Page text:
“Shopping Cartographies.” In The Vancouver Carts: Photographs by Kelly Wood. James Patten, ed. London: Black Dog Publishers, 2016.
A catalogue essay to accompany the exhibition and publication of The Vancouver Carts by photographer Kelly Wood.
Excerpt: “Kelly Wood’s photographs record a mostly hidden world, capturing the end stage of late capitalism and its collateral damage of homelessness. Each cart is caught in a moment of isolation, installed fleetingly in its environment (street sale, forest, sidewalk). Showing shopping carts full of the carefully chosen and collected possessions of itinerant dwellers on Vancouver’s Downtown Eastside, the photos tell a starkly different tale of consumption, possession and dispossession than Fleury’s upscale model does. Wood’s photos of the carts document populations that are often rendered invisible—the owners are not present in these portraits–-such that focus shifts to the carts themselves and their content. Many of the photographs document souvenirs, artifacts of former lives, memories, and the necessary items of everyday life. Sun shines through the trees onto a shopping cart hung with plastic bags full of recyclable pop cans; in a cart parked on an empty urban street a microwave balances precariously atop other electronics and a well-packed suitcase; a collection of living plants spills over the edge of wire mesh, caught in a rare moment of Vancouver sunshine. The easy split between homed-consumer and homeless-beggar/binner is complicated through these documentations. Wood’s photographs are peculiarly evocative of the contradictions of late capitalism, of its enveloping and expulsive forces, but additionally of personal choice and needs, of a human impulse to amass.”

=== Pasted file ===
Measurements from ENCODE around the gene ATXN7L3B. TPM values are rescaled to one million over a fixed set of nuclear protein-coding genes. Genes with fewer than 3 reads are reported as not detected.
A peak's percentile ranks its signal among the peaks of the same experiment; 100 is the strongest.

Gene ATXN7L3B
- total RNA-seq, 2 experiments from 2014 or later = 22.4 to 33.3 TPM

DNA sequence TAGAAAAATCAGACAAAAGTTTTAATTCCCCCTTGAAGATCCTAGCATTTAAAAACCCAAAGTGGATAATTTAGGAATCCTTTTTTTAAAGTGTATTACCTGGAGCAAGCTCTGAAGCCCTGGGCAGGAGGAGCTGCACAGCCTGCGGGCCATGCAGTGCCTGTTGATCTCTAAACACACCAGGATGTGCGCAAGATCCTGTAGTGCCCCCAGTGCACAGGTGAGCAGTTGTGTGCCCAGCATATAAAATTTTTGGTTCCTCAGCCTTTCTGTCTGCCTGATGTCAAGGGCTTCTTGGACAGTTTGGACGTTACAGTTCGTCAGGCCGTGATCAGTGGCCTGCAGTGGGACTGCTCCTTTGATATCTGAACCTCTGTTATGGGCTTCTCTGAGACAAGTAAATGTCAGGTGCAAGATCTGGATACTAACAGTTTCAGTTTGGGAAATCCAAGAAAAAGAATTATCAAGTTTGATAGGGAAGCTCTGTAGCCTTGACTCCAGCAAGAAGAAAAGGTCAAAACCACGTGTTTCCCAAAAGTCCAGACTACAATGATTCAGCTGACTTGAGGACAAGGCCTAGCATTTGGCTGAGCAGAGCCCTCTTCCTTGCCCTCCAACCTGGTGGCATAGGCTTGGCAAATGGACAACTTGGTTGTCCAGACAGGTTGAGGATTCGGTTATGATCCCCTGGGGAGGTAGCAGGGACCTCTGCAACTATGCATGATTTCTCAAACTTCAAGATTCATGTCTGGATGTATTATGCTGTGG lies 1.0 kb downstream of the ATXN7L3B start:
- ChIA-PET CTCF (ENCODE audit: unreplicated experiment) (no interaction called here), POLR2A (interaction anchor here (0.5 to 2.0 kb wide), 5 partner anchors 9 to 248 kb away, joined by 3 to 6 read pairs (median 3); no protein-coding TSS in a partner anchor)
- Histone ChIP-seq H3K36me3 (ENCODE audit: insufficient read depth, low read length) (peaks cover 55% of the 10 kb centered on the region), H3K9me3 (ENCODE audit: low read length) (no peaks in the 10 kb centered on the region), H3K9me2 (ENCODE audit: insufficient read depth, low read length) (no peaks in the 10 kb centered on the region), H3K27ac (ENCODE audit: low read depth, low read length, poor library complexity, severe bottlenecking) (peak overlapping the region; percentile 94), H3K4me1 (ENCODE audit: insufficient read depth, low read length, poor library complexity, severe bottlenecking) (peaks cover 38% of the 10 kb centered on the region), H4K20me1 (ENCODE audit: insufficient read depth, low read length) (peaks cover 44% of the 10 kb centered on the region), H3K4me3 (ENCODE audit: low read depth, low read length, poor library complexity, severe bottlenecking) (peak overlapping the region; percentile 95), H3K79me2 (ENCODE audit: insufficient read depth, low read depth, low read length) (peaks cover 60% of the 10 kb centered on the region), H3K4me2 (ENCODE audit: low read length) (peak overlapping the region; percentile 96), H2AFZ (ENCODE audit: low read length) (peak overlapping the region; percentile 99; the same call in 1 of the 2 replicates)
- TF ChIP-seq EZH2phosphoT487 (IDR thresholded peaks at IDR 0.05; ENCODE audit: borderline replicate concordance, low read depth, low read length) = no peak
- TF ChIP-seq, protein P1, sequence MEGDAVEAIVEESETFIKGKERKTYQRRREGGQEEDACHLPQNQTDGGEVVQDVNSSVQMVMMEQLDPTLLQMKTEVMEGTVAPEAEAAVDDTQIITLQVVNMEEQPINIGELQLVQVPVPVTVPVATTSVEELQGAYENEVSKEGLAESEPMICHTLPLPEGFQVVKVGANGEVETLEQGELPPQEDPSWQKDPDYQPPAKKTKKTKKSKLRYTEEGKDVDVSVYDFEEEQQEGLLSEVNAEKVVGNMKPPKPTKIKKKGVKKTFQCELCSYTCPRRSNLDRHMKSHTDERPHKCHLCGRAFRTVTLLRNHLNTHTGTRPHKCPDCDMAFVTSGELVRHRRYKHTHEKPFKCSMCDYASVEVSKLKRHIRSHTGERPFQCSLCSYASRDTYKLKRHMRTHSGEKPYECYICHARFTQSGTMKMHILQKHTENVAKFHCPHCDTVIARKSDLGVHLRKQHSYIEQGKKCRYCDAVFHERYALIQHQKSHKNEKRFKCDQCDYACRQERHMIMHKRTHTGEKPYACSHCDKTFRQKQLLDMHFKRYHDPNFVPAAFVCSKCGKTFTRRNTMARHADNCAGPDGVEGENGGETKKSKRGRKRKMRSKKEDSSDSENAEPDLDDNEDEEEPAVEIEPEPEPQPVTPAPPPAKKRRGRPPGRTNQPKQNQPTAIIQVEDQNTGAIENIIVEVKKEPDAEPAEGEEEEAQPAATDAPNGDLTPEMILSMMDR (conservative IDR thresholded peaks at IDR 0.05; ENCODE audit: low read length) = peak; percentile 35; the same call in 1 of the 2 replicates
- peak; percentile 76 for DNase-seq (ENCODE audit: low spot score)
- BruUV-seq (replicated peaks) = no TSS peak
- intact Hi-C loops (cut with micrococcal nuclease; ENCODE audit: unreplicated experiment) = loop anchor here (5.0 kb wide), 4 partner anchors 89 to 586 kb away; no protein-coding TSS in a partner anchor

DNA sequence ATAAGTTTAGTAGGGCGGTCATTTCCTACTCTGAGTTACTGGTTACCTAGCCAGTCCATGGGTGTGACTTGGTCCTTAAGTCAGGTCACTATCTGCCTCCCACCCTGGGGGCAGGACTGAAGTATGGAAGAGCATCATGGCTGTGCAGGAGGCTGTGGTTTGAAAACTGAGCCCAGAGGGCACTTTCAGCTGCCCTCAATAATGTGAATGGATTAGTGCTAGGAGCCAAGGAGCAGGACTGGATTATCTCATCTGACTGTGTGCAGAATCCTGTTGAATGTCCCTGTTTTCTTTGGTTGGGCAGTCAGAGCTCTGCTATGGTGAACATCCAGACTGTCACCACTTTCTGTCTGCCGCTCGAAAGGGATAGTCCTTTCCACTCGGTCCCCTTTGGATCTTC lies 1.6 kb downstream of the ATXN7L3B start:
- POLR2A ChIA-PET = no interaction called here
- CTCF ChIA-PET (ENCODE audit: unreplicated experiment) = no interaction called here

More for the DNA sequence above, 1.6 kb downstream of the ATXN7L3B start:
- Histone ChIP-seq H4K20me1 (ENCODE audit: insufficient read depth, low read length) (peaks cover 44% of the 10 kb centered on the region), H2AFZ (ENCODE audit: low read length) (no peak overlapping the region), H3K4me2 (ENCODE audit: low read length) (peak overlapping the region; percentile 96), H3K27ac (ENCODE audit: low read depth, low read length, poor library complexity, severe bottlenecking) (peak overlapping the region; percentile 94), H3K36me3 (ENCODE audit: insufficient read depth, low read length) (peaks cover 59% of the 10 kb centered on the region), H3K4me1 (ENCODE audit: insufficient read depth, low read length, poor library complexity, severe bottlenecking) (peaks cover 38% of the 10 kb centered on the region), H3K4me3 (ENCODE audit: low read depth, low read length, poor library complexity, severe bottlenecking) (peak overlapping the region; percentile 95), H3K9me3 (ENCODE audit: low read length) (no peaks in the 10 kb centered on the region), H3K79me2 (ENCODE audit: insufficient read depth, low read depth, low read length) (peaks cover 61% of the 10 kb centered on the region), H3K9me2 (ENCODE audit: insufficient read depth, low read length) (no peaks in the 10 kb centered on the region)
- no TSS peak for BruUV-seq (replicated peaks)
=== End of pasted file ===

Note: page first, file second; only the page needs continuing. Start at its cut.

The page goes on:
Read the full version here.
This essay was shortlisted for an OAAG Art Writing award in 2017.